We returned to Arusha on Monday. Were disappointed that the Court for the Rwandan Genocide was closed to the public on the one day we were here. But we had met up with an American missionary the night before and we visited the shop where she and the other missionaries are helping the Masai artisans craft and sell beautiful jewelry and decorations.
Then we toured St. Judes. It’s ironic that in a country where the schools are so poor--many don’t have teachers or supplies--my deepest impressions have come from two schools. First Amani, now St. Judes. Started by an Australian eight years ago, it has grown from the primary grades and a few students to what we would tag tenth grade and over 1000 students.. Like Trinity a couple of years ago, they are talking with pride and anticipation about their first graduation.
Aptly named for the patron saint of lost causes, St. Judes serves students who all have two things in common: they are smart and they are poor. Hundreds of Tanzanian students take the entrance test each session. A few are chosen, for their high performance (at age 5!--we had interesting discussions about that). Then they are screened for their performance in their schools and finally for the legitimacy of their poverty. If the house has more than two rooms or running water or electricity, they don’t stand a chance. A smaller group is admitted to a probationary class, which runs for several weeks, out of which some are admitted. We ate lunch with them, toured the dorms, and visited a music class, which turned out to be more of an African dance class in which we participated. Not my most graceful moment in Africa!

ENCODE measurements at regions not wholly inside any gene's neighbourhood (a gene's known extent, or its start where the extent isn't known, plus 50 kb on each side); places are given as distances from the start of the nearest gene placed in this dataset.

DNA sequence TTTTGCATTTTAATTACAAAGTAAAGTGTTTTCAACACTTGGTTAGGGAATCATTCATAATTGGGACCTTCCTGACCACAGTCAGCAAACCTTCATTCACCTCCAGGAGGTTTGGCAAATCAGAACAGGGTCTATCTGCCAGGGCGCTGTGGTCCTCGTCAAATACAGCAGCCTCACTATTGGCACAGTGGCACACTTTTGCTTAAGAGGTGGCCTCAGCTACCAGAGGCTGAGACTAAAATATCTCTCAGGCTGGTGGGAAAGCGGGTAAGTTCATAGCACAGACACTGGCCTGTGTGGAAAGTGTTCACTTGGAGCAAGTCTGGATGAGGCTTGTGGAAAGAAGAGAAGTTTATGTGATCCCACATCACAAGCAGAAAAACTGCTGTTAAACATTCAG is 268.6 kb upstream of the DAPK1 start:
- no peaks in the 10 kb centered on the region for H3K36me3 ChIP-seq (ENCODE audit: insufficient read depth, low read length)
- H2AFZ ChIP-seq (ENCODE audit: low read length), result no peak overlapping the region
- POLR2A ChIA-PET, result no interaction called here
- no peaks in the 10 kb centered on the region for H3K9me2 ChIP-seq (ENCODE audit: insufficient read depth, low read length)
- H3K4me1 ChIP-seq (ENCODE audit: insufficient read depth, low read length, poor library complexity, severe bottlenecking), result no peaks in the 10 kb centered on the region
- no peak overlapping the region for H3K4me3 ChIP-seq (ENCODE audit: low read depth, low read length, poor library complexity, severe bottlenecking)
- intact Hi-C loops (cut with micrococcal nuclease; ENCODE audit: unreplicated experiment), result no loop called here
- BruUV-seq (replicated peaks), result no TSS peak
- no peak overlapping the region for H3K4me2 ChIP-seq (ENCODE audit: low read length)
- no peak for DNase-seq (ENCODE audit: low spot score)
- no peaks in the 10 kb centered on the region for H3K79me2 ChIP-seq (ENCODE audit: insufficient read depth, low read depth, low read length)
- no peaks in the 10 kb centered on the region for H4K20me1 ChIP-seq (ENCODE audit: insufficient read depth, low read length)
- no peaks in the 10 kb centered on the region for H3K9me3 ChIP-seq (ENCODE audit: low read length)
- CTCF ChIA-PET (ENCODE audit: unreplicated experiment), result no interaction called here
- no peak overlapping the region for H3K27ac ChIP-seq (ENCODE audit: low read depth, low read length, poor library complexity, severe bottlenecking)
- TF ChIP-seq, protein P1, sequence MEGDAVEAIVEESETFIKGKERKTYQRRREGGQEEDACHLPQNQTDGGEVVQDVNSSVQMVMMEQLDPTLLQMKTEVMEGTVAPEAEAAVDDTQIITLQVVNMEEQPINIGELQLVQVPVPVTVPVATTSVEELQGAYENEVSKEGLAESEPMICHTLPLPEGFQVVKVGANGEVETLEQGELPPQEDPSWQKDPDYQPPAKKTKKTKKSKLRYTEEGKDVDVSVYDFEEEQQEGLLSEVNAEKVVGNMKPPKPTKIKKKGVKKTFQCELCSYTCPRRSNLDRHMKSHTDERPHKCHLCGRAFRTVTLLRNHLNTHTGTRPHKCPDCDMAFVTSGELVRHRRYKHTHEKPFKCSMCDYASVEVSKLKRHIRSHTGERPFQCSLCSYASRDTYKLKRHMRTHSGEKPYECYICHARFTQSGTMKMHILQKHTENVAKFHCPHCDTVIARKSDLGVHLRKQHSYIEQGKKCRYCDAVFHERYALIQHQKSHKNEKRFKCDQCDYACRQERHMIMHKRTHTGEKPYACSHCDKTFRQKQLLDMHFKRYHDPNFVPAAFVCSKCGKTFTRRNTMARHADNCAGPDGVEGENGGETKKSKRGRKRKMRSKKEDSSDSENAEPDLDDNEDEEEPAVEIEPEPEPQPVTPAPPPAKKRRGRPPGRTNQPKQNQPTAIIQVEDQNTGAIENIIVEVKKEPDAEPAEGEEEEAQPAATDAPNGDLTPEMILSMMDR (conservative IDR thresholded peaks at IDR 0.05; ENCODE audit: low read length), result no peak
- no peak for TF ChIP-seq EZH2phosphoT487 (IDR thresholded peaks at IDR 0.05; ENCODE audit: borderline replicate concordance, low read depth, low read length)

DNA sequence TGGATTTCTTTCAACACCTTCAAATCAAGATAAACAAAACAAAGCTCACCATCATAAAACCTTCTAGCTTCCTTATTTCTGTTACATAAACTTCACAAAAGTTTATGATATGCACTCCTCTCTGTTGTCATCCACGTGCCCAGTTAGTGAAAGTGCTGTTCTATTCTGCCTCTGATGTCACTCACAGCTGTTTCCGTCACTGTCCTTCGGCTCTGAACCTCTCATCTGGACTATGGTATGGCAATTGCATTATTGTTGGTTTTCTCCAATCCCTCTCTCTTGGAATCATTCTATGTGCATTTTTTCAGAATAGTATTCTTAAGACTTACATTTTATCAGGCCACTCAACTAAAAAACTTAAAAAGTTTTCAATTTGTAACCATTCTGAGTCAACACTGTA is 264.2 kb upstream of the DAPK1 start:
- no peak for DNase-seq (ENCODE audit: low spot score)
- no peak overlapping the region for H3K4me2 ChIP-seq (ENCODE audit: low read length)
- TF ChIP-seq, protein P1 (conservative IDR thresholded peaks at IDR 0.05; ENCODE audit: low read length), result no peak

There are signs everywhere that say “Speak English.” There are consequences for violators.
The school is funded entirely from philanthropic donations, mainly from Australia. The campus is handsome and attractive--I even took pictures of some murals they have to bring back as an idea for Trinity. It’s been a perpetual construction site for eight years, apparently.